Diego Simeone labelled former Atletico Madrid striker Fernando Torres as “an absolute legend of football” after the Spain great played the last game of his career on Friday.Torres, 35, announced his decision to retire in June, targeting Sagan Tosu’s clash with Vissel Kobe as the perfect match to finish with due to the presence of his former national team colleagues David Villa and Andres Iniesta.Unfortunately for Torres, Tosu were on the end of a 6-1 hiding at home – Iniesta playing a key role, while the man of the moment failed to bring his career to a close with a goal. Article continues below Editors’ Picks Emery out of jail – for now – as brilliant Pepe papers over Arsenal’s cracks What is Manchester United’s ownership situation and how would Kevin Glazer’s sale of shares affect the club? Ox-rated! Dream night in Genk for Liverpool ace after injury nightmare Messi a man for all Champions League seasons – but will this really be Barcelona’s? Torres spent much of his career with Atletico, coming up through their academy and breaking into the capital side in 2001. He would feature with the club until a 2007 move to Liverpool, and played alongside Simeone between 2003-05.Following his time with Liverpool, Chelsea and Milan, Torres returned to Atletico Madrid in 2015, where he again would link up with Simeone, only this time with the Argentine as his head coach.Torres remained with Atletico until his 2018 move to Japan and Simeone paid tribute to Torres in his news conference on Saturday.”I think Fernando is very intelligent, an absolute legend of football, he has earned his place in football for his work, commitment and respect for others,” Simeone said.”He has always had a great respect, as a person and footballer. I imagine he will take his time to prepare and decide in the best way where he wants [his career to take him after retirement] and respond to that responsibility.”Hopefully that’s not in so many years, because then we could meet again.”Atletico began the new league season with a 1-0 win over Getafe last week, but Simeone remains frustrated that the campaign has started with the transfer window still open.”It’s an awkward situation for everyone, the players, coaches, clubs,” Simeone added, with Atletico due to face Leganes on Sunday.”I don’t like the league starting before the transfer window closes. It would be better if we all knew who [players] we will have in the season. It would be healthier for everyone, but it’s not up to me.”
Rabat – King Mohammed VI wants more women Alimates (Muslim scholars) to be represented in the country’s major religious bodies. In a statement carried by Maghreb Arab Press, the Ministry of Endowments and Islamic Affairs said, on Wednesday, King Mohammed VI gave his “instructions […] to strengthen women’s representation in the spiritual guidance of citizens through the increasing of the number of Alimates within the Superior council and regional councils of Ulemas.”The superior council of Ulemas, a word refers to the religious elite of scholars, is chaired by the Commander of the Faithful King Mohammed VI. The board is composed of the Minister of Islamic Affairs, 30 presidents of the regional councils, the General Secretary and fifteen other theologians appointed by the King.Created in 1981, 35 women are in regional councils and one woman in the Supreme council: Fettouma Kabbaj.According to Article 41 of the Moroccan constitution, the council is the sole instance enabled to comment on the religious consultations (Fatwas) before being officially agreed to, on the questions to which it has been referred and this, on the basis of the tolerant principles, precepts and designs of Islam.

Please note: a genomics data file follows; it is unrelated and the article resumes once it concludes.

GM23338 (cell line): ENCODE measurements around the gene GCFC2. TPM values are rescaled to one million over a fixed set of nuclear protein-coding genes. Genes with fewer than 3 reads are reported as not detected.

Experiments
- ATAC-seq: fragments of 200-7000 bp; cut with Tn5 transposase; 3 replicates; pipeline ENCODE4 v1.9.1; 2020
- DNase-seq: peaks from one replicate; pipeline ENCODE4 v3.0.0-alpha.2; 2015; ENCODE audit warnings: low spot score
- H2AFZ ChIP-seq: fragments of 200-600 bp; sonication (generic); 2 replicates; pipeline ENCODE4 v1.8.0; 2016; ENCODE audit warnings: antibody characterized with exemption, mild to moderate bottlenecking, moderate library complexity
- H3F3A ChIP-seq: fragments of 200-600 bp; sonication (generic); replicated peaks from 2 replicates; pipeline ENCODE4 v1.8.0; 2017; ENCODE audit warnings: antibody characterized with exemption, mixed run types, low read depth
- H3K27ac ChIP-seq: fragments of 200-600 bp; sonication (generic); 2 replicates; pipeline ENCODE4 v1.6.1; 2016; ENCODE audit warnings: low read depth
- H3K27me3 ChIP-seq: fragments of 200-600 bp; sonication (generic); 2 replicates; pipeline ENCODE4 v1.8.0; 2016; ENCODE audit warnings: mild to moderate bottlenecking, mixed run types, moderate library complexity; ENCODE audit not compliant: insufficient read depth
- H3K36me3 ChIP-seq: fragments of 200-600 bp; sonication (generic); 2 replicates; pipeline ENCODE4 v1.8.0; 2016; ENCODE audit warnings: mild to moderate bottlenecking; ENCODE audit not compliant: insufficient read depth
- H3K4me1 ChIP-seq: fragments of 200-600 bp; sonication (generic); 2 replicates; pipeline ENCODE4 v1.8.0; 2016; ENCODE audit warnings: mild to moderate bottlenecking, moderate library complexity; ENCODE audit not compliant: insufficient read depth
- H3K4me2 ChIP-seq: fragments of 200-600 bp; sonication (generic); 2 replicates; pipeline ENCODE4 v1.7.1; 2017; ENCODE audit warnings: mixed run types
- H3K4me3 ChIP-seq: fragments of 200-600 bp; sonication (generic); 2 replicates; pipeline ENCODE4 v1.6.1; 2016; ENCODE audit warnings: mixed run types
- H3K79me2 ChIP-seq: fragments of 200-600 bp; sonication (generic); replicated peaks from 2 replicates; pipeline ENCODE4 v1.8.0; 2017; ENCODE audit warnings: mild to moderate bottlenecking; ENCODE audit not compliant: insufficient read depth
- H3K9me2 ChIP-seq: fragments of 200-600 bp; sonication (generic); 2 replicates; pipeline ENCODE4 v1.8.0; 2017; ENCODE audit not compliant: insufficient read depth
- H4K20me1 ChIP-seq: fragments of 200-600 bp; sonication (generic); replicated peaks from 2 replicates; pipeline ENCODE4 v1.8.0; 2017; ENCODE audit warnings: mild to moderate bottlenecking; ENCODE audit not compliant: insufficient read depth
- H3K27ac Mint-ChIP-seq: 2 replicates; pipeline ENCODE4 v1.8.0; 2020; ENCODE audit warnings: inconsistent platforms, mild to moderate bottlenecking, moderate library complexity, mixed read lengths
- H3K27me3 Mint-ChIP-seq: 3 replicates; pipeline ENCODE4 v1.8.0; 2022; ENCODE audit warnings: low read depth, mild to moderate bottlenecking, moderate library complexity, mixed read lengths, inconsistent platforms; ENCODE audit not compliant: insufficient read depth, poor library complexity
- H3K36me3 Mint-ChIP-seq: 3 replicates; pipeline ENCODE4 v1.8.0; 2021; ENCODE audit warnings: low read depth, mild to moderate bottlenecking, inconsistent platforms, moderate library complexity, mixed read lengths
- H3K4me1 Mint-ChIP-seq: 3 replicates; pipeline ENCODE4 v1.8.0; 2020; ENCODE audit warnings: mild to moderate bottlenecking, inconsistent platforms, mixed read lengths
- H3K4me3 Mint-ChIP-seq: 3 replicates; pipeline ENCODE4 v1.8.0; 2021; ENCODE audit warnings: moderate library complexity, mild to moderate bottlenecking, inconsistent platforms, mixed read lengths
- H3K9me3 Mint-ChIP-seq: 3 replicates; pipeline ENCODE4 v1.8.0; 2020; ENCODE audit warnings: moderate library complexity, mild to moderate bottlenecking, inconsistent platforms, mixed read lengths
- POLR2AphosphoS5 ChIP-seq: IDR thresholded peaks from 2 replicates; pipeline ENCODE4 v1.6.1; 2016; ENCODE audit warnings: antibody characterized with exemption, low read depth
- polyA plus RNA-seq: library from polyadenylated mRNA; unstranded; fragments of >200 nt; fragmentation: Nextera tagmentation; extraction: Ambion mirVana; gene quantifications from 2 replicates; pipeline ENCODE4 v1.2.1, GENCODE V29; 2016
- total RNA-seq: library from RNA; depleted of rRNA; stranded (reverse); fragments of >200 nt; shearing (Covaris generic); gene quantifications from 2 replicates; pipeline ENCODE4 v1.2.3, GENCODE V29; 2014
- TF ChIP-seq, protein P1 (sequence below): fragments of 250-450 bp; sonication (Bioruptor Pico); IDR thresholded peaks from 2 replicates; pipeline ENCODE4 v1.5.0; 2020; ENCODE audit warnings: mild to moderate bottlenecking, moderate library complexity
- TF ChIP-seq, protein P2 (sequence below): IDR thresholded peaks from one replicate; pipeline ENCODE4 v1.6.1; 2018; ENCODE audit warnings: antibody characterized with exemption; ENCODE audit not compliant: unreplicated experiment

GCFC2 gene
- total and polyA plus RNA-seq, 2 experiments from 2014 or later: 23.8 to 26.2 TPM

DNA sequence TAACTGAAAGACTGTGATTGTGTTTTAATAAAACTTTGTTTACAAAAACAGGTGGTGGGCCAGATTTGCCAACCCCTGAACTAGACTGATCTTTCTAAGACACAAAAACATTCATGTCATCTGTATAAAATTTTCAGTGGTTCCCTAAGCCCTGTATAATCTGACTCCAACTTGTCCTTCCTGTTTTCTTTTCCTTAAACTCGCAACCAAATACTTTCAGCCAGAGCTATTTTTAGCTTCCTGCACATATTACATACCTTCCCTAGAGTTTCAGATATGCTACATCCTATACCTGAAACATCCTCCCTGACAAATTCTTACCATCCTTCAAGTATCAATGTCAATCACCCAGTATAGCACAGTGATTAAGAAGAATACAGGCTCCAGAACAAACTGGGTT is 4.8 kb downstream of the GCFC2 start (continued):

In March 2019, the United Nations high commissioner for human rights, Michelle Bachelet, told the Human Rights Council in Geneva that in Sri Lanka, “there has been minimal progress on accountability. Continuing impunity risks fuelling communal or interethnic violence, and instability. Resolving these cases, and bringing the perpetrators of past crimes to justice, is necessary to restore the confidence of victims from all communities.”In 2016, the then-high commissioner for human rights, Zeid Ra’ad Al Hussein, in his statement at the Human Rights Council, said that a way for the Sri Lankan government “to quickly build public and international confidence in its determination to pursue accountability, and meet its obligations under international human rights law, would be to achieve successful prosecutions in some of the emblematic human rights cases pending before the courts.” He noted that the ACF case remained in “summary proceedings.”While the government of President Maithripala Sirisena has addressed some important human rights problems in the country, the key commitments made to the Human Rights Council in its October 2015 resolution remain unfulfilled. The government has made no discernible progress on its commitment to a judicial mechanism for investigating war crimes and other serious rights abuses by both government forces and the LTTE. The October 2015 resolution specifically calls for the participation of foreign judges, prosecutors, investigators, and defense lawyers, which is crucial to ensure that legal proceedings are protected from local pressures and have the independence that a purely domestic process would lack. Sri Lankan authorities have failed to bring to justice those responsible for the execution-style killing of 17 aid workers 13 years ago, Human Right Watch said today. On August 4, 2006, alleged Sri Lankan security forces murdered local staff members from the Paris-based Action Contre La Faim (Action Against Hunger, ACF) at their compound in the town of Muttur, in eastern Trincomalee district.On June 13, 2019, Sri Lanka’s attorney general, Dappula de Livera, ordered police to speed up investigations into the ACF massacre, as well as the murder of newspaper editor Lasantha Wickrematunge on January 8, 2009, and two other high-profile criminal cases. De Livera said that he was singling out the four cases because delays had caused public distress. He ordered the acting police chief to report on progress. “Thirteen years have not brought the Sri Lankan police any closer to bringing to justice those responsible for the summary execution of 17 aid workers,” said James Ross, legal and policy director at Human Rights Watch. “The ACF case shows the need for the government to seek international judicial assistance to prosecute these and other killings.” The killings of the ACF workers – 16 ethnic Tamils, including 4 women, and a Muslim – occurred after several days of fighting between government forces and the separatist Liberation Tigers of Tamil Eelam (LTTE) for control of Muttur. The ACF team had been providing assistance to survivors of the December 2004 Indian Ocean tsunami. The civil war ended 10 years ago, in May 2009, with the LTTE’s total defeat. The nongovernmental University Teachers for Human Rights (Jaffna) published detailed findings on the Muttur killings based on accounts from witnesses and weapons analysis that implicate government security forces present in the area. The group alleges that two police constables and Sri Lankan naval special forces commandos were directly responsible, and that senior police and justice officials were linked to a cover-up.In July 2007, then-President Mahinda Rajapaksa established the Presidential Commission of Inquiry to investigate 16 major human rights cases, including the ACF case. Families of ACF workers who testified before the commission reported threats by security force personnel. The commission’s international monitors resigned in protest in 2008, citing grave problems with its investigations. The commission’s full report was not released until September 2015, and, while stating it had insufficient evidence to determine the perpetrators of the ACF killings, it effectively exonerated the army and navy in the massacre and indicated that LTTE forces or Muslim militia carried them out. Sri Lankan political leaders have instead repeatedly said that there will be no foreign judges, and that“war heroes” will be protected from prosecution. Notably, the report issued by the government-appointed Consultation Task Force, which carried out nationwide consultations on the transitional justice mechanisms, has not been given the attention it deserves. The Task Force report contains detailed recommendations, drawn from all affected communities including the security services, and provides an important blueprint for the way forward in addressing abuses by both the LTTE and government forces.“The Sri Lankan government pledged to the UN to move forward with a tribunal with foreign judges and other international participation,” Ross said. “The families of the 17 ACF aid workers and other victims await the government’s actions to bring them a measure of justice.”